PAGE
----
“I, the witness to the Gospel, who was engaged in the apostolate, told him: ‘Soon a priest will arrive, and you can confess to him, because I have to do something else.’ ” Bergoglio knew that that priest would arrive a short time later. “I walked away, but after a few steps, I felt tremendous shame. I retraced my steps and told the young man, ‘The priest is going to be late; I will hear your confession.’ After hearing his confession, I brought him to Our Lady to ask her to protect him. Finally I went to the station, thinking I had missed the train. When I arrived, I realized there had been a delay and, so, I managed to take the train as planned. On the way back, I did not go home directly, but first went to my confessor, because what I had done weighed on me: ‘If I do not confess, tomorrow I cannot celebrate Mass . . .’ ”

For Bergoglio, the delayed train had been a “sign from the Lord that told me: ‘You see that I am directing the story.’ How often in life it is better to slow down and not try to settle everything at once!” It is necessary to have patience, not to claim to have a solution for everything, and to “put into perspective the mystique of efficiency”.

In March 1986, Padre Bergoglio traveled to Germany, to Munich in Bavaria, to complete his doctoral thesis. When he returned, his superiors assigned him to the University of El Salvador and then to the church of the Society of Jesus in Cordoba, as spiritual director and confessor. He heard confessions a lot and continued to do so even as a bishop. His appointment as Auxiliary of Buenos Aires came a few years later.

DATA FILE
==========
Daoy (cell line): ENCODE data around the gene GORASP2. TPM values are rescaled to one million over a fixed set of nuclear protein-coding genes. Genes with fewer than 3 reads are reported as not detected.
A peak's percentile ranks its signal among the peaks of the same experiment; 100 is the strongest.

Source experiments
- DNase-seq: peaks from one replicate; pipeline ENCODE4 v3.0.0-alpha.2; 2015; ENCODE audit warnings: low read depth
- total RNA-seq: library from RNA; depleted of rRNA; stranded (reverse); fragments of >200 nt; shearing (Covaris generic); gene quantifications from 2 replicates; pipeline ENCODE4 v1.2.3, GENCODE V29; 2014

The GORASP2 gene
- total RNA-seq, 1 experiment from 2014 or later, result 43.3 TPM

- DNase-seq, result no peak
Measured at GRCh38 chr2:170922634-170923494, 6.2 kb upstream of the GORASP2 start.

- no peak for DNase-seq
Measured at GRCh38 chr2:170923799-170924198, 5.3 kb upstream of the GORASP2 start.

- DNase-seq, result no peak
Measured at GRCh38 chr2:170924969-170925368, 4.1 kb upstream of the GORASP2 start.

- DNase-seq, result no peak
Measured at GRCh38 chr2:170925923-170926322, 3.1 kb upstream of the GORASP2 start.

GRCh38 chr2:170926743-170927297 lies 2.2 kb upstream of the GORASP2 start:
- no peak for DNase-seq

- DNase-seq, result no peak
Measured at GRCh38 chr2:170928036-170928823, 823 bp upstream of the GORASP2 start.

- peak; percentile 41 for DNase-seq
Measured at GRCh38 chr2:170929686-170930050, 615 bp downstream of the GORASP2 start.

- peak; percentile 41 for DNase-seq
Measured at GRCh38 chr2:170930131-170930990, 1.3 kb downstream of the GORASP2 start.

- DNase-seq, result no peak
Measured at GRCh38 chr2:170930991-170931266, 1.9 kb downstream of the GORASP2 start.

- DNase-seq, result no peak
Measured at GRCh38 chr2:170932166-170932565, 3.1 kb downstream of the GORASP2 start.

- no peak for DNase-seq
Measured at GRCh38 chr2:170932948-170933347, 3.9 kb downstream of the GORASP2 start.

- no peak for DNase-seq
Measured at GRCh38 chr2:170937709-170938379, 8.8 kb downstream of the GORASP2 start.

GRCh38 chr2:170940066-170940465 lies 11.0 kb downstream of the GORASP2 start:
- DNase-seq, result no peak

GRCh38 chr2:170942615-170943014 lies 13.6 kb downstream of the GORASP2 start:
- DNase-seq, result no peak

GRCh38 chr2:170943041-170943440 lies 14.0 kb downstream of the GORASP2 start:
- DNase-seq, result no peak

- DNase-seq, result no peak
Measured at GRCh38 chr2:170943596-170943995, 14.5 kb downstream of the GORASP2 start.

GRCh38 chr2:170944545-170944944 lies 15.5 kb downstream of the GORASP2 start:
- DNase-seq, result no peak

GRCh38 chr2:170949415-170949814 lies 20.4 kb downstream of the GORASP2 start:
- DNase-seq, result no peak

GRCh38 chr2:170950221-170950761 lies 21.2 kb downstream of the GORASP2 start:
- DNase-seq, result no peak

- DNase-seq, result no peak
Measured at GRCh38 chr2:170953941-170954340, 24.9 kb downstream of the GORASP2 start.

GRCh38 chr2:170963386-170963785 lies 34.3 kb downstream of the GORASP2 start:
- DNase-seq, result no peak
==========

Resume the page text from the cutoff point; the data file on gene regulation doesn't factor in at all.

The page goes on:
It was May 13, 1992. Padre Bergoglio had a good rapport with the apostolic nuncio in Argentina, Archbishop Ubaldo Calabresi. He would keep in touch with the prelate’s family, even after Calabresi’s death, and during every trip to Rome he would always set aside time for a dinner or a lunch with the nuncio’s sister. Calabresi consulted Bergoglio regularly to ask information about priests who were candidates for the episcopacy. That day, however, he called to tell him that this time the consultation would have to take place in person. Since the airline ran the flight from Buenos Aires to Cordoba to Mendoza and then back, Calabresi “asked me to be at the airport [in Cordoba] while the plane went on to and then returned from Mendoza. So it was that we talked there—it was May 13—he consulted me on various questions, and when the plane that had already returned from Mendoza was about to leave on the return flight to Buenos Aires and they had called for the passengers to board, he informed me: ‘Ah…one last thing…. You have been appointed the Auxiliary Bishop of Buenos Aires, and the appointment will be announced on the 20th…’ That is how he told me.”